September 28, 2017 - Vleeshal - Marina Pinsky: Strata of the Slow, Buried Trench
September 28, 2017

Vleeshal

AR1 Golem. Courtesy Vleeshal.

Marina Pinsky
Strata of the Slow, Buried Trench
October 15–December 17, 2017

Opening: October 14, 5–7pm

Vleeshal
Markt 1
4331 LL Middelburg
The Netherlands
Hours: Wednesday–Friday 1–5pm,
Friday–Saturday 11am–5pm

T +31 118 652 200
office@vleeshal.nl

vleeshal.nl
Facebook / Instagram

Marina Pinsky
Strata of the Slow, Buried Trench
October 15–December 17, 2017

Opening: October 14, 5–7pm

Vleeshal
Markt 1
4331 LL Middelburg
The Netherlands
Hours: Wednesday–Friday 1–5pm,
Friday–Saturday 11am–5pm

T +31 118 652 200
office@vleeshal.nl

vleeshal.nl
Facebook / Instagram

Vleeshal is pleased to present Strata of the Slow, Buried Trench, the first institutional solo exhibition by Moscow-born, Brussels-based artist Marina Pinsky in the Netherlands.

In her artwork, Marina Pinsky draws inspiration from any time, place or culturally encoded object she encounters. When invited for a solo exhibition at Vleeshal Markt in Middelburg, Pinsky, who previously studied photography in Boston and Los Angeles, turned her lens to this former meat hall, and the city in which it finds itself. Working her way carefully through the material, her methodology is like that of an archeologist unearthing a site, a detective scrutinizing a crime scene, or, in fact, a sculptor giving animated form to inanimate matter. That is to say, with a slowness that one does not often associate with photography—although Pinsky’s photographs manage to slow down the viewer’s gaze through layering physical material and virtual content.

Pinsky moves between photography and sculpture, staging objects and scenarios to be photographed, as well as creating sculptural work. In The Originality of the Avant-Garde (1981), Rosalind Krauss points out that some art forms such as photography and sculpture are not concerned with the concept of authenticity. The original work (negative or plaster) is not the final product and was never intended to be. We place more value on reproductions created closer to the “original” mold or negative, and, importantly, made by the artist’s own hand—but does it really matter?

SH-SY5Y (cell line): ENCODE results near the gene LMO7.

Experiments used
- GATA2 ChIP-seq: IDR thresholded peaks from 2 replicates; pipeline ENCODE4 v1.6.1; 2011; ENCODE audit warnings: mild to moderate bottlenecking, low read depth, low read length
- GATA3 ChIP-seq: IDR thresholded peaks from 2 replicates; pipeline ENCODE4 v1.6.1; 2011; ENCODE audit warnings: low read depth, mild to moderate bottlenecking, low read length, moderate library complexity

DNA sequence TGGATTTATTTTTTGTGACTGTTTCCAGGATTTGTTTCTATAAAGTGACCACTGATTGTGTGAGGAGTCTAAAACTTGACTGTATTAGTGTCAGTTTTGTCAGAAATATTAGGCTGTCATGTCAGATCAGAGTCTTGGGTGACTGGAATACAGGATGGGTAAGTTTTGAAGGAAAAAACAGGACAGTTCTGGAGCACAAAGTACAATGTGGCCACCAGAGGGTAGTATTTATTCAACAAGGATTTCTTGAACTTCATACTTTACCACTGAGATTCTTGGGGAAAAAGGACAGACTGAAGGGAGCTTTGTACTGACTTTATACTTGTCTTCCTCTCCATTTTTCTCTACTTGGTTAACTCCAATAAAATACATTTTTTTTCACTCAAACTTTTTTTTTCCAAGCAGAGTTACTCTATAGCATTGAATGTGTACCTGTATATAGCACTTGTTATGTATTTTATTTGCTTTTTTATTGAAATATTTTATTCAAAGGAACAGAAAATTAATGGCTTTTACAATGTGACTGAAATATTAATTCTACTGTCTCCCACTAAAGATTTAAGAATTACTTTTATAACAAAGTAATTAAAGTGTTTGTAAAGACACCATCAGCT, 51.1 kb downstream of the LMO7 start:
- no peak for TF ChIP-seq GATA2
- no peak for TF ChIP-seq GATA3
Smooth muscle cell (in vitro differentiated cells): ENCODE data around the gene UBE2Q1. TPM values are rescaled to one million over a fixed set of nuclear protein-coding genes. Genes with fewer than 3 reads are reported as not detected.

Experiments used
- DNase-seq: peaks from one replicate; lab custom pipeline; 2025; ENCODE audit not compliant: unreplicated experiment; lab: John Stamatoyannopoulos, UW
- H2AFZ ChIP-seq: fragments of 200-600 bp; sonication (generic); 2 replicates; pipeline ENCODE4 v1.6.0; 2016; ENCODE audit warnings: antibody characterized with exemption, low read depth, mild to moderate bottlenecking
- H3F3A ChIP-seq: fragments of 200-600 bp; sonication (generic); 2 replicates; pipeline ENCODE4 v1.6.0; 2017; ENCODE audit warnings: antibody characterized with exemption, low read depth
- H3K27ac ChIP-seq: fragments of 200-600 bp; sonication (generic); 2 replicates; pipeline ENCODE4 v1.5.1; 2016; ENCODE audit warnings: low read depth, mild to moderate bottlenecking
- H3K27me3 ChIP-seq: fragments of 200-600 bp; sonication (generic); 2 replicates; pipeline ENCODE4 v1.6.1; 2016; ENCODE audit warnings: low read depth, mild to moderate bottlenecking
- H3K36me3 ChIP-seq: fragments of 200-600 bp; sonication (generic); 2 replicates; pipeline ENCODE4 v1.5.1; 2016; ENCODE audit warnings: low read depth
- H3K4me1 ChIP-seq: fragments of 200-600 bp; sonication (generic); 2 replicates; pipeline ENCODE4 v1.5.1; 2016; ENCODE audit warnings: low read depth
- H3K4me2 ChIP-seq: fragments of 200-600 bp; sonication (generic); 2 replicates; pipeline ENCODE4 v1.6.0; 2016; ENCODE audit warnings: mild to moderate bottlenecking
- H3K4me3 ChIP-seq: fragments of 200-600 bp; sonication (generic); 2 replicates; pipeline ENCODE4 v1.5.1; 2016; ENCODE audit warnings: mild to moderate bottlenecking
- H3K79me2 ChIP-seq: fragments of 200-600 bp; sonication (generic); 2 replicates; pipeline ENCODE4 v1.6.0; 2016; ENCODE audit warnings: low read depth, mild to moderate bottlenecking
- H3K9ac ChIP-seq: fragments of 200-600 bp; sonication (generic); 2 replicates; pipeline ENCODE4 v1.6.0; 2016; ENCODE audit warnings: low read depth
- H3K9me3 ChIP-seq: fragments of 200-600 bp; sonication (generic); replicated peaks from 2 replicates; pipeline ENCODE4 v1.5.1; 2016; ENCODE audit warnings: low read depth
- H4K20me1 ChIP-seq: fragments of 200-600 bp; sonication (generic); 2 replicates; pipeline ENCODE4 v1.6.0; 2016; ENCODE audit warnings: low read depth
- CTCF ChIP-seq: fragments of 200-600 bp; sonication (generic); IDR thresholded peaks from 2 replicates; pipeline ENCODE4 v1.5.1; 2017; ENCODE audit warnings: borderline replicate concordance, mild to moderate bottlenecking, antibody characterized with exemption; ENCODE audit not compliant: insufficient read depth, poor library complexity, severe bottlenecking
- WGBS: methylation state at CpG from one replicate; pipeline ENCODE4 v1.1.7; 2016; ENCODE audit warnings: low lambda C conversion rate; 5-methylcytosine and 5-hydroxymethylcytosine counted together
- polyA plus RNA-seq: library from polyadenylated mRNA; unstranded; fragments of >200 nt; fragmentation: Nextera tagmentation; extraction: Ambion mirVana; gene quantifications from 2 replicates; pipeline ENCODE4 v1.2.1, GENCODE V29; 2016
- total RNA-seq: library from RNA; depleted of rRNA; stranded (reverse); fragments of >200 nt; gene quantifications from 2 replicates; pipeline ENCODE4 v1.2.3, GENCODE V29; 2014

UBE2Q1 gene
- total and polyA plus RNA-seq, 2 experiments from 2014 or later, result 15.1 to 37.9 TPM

Throughout Pinsky’s past works, sequential reproductions of hands appear again and again, repetitively enacting varied systematic activities. In the series of black-and white photographs Instruction Manual, 2013, a pair of hands is depicted in the act of trying to pick a lock. In another series of photographs, Woman and Child, 2016, one pair of gloved hands is directing the movement of another hand in what turns out to be a fingerprinting demonstration for children by the Brussels police. In a 13-minute long digital film, we see various hands touching a scale model of the city of Basel, slowly decoding both the miniature forms representing the city and the accompanying Braille descriptions. These sets of images can be read as ciphers for Pinsky’s own working method, and as instructions for how to look at the world around us; with a slowness and depth that counters the acceleration of most contemporary viewing.

At Vleeshal Markt, Pinsky presents new works—both sculptural and photographic—that she has specifically developed over the last year in response to the former town hall with its meat market. When the town hall of Middelburg was built in late Gothic style, from 1452 to 1520, the city was economically booming, due to a direct connection to the sea which made intensive international trade possible. The sea arm was called Het Sloe, in some old English-language books and maps of the area referred to as The Slow. Ships passing the sluices and the bridges of Het Sloe had to pay with a special type of coins, entitled “bakenloodjes” (beacon weights). This alternative economical system disappeared in Middelburg with the silting up of the sea arm. Another symbol of the city’s economic power regressing was the amount of eagles kept in the cage in front of the town hall. In 1700 there was only one eagle left, whereas at earlier, more prosperous times there were up to five—supposedly used to test the meat that was offered in the hall and fed with the leftovers of the slaughter.

For her exhibition, Pinsky metaphorically unearths the trench now buried under filled-in land, and brings in her version of meat stands, sausages and knives. The counts and countesses, who reigned over Zeeland between the 11th and 16th centuries and are positioned on the outside of the town hall in the form of sculptures, will also enter the stage. Pinsky photographed these sculptures, and juxtaposes their projected images with the four sculptures that are placed inside of the Vleeshal. The visitors are invited to join a conversation on past, present and future ways of seeing.

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